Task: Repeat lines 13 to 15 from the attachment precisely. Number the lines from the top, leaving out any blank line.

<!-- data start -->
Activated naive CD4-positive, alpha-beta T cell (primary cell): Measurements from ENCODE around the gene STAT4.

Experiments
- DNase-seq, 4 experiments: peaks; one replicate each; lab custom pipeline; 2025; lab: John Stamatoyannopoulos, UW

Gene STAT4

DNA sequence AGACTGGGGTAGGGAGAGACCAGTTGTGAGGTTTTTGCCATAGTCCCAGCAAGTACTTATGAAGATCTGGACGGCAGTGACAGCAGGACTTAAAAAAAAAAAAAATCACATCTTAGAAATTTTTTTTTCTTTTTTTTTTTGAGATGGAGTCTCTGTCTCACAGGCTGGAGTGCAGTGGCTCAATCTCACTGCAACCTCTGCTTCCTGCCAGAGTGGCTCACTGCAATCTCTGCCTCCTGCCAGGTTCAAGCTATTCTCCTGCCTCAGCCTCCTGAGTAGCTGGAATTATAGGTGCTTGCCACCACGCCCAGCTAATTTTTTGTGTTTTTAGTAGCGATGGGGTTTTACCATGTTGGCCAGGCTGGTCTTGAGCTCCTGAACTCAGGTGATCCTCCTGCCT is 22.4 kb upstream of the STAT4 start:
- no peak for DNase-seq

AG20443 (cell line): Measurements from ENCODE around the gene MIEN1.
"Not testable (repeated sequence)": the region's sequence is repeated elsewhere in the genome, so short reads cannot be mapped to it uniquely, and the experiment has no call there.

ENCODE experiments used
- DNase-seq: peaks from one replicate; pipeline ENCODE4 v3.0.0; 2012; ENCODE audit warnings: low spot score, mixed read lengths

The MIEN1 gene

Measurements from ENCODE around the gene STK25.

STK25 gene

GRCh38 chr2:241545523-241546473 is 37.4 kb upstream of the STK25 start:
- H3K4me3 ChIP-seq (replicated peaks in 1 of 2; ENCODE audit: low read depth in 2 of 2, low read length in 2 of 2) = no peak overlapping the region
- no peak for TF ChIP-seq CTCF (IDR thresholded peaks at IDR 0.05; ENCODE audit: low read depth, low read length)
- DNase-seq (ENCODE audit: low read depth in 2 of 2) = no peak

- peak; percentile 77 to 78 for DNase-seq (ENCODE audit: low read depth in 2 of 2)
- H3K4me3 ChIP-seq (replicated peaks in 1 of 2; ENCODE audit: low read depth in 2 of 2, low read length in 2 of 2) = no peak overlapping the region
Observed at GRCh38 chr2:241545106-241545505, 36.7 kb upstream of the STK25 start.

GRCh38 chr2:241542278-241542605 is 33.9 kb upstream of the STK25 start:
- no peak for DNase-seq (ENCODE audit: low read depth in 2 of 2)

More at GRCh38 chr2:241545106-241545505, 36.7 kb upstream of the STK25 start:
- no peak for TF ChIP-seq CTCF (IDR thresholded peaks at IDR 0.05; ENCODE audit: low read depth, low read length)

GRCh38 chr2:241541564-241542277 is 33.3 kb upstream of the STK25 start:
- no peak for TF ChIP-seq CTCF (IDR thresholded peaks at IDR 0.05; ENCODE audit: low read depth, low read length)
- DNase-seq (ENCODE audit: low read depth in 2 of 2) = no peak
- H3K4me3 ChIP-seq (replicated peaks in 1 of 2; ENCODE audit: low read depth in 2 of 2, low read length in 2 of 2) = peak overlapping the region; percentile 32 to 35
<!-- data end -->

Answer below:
STK25 gene

GRCh38 chr2:241545523-241546473 is 37.4 kb upstream of the STK25 start:
- H3K4me3 ChIP-seq (replicated peaks in 1 of 2; ENCODE audit: low read depth in 2 of 2, low read length in 2 of 2) = no peak overlapping the region